A buddy recently informed me that his team was going to be reworking a reasonably large backend using Go. I have a bunch of opinions (strong & loosely held) on this matter. So I finally took the time to write down my thoughts and realized it would make sense to have it out on the internet somewhere.
One thing I was tempted to put in the email, which I did not, is that I feel that Go is getting large enough that there are more and more of these kind of guidance blog posts with bad advice in them. I hope this isn't one of them. In fact, my first advice is going to be: do nothing unless you understand why you are doing it, and if you think you know why you are doing it, be sure that you know why you are doing it in the context of writing Go code.
My quick intro to stuff goes like this:
This is overkill: https://github.com/golang-standards/project-layout and doesn’t actually help with the important thing, which is: You can’t have circular package references in Go, so how do you break things out? Luckily, most of the time the answer is simple: keep everything in a single package until you have a good reason not to. But don’t break things into different packages just because it might make sense in some other language. e.g. MVC - each goes in 1 package, until it makes sense to extract a model to use elsewhere, at which point, rather than a models package, a package describing the functionality of the related models should be extracted.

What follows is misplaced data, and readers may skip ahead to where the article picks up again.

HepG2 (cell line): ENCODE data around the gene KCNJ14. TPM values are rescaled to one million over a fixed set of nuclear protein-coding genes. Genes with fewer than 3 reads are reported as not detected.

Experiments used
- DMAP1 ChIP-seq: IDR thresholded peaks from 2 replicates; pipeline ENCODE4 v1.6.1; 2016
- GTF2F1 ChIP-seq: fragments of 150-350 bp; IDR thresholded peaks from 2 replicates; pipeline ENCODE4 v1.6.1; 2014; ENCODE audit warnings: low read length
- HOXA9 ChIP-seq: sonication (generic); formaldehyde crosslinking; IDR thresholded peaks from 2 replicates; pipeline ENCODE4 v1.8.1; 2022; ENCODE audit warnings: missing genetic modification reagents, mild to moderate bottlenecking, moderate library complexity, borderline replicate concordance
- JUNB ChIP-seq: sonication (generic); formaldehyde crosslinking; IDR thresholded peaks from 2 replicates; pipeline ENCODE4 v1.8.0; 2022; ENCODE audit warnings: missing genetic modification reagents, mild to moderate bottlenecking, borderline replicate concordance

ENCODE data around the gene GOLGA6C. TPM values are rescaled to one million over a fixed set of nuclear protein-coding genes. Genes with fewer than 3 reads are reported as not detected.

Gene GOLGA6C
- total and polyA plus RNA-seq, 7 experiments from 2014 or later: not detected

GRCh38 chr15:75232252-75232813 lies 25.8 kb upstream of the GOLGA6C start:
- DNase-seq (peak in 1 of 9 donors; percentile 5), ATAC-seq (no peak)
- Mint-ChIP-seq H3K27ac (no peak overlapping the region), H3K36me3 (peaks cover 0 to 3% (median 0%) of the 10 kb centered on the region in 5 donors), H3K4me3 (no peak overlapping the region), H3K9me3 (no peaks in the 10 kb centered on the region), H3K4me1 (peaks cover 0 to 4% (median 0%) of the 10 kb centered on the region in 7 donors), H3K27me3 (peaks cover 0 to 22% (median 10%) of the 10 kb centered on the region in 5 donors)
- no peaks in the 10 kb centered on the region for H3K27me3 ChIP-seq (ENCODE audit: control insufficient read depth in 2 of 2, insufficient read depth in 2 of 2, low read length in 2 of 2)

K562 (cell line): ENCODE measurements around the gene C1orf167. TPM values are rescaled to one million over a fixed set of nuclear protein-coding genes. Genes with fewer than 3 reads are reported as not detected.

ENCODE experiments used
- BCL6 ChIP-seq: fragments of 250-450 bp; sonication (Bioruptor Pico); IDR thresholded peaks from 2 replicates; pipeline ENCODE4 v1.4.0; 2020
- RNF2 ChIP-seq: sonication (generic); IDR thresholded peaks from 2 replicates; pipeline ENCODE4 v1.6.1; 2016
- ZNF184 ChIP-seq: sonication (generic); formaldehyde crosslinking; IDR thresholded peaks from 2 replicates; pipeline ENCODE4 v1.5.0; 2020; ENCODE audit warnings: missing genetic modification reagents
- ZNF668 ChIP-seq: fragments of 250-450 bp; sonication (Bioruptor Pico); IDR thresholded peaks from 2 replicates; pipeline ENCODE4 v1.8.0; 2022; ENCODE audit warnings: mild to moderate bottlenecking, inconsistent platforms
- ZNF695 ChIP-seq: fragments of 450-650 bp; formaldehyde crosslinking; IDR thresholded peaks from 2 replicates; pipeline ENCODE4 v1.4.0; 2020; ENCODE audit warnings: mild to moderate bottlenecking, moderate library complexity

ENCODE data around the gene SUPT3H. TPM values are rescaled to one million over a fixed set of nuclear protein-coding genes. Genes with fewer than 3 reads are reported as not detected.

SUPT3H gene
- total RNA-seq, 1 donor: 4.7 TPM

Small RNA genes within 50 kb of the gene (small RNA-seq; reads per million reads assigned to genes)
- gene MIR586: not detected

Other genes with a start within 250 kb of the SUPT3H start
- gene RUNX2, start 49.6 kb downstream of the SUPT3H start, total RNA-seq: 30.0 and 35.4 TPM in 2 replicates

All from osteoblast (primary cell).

There is a ton of great stuff here: https://github.com/golang/go/wiki especially https://github.com/golang/go/wiki/CodeReviewComments when working with teams.
Finally, remember that interfaces aren’t like interfaces in other languages, if you go in with the Java mindset of an interface and an implementation for everything, you are going to be creating great pain for yourself and your team.
I could expand on a lot of this, but I will wait for another time.
Good luck, I’m sure you’ll be amazed at your results and your love for such a boring simple language and environment.